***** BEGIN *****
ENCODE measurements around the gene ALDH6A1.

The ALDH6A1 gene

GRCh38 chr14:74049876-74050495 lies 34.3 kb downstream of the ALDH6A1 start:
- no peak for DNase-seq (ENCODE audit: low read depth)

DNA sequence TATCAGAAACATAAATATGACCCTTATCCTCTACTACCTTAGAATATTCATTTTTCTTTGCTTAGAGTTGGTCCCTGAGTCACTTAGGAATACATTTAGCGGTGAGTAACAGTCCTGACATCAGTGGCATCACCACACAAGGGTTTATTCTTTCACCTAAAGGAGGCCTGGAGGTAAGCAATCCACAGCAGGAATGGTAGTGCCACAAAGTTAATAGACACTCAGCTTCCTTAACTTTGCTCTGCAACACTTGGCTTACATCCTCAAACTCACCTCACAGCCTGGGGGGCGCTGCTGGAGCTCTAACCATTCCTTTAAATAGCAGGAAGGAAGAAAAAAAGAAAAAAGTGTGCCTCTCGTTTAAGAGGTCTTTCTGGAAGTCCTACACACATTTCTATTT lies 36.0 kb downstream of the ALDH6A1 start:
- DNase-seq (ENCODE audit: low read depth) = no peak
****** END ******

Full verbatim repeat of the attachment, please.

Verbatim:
ENCODE measurements around the gene ALDH6A1.

The ALDH6A1 gene

GRCh38 chr14:74049876-74050495 lies 34.3 kb downstream of the ALDH6A1 start:
- no peak for DNase-seq (ENCODE audit: low read depth)

DNA sequence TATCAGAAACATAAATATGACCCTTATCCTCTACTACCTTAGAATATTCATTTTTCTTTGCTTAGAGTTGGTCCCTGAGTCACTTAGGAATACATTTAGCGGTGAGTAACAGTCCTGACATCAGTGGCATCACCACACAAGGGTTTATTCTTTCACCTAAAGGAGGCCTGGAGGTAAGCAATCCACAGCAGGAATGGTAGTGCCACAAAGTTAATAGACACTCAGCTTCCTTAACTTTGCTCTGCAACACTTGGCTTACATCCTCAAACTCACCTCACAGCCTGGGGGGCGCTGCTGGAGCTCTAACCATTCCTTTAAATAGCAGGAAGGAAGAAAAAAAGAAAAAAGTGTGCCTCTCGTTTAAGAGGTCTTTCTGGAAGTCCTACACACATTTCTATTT lies 36.0 kb downstream of the ALDH6A1 start:
- DNase-seq (ENCODE audit: low read depth) = no peak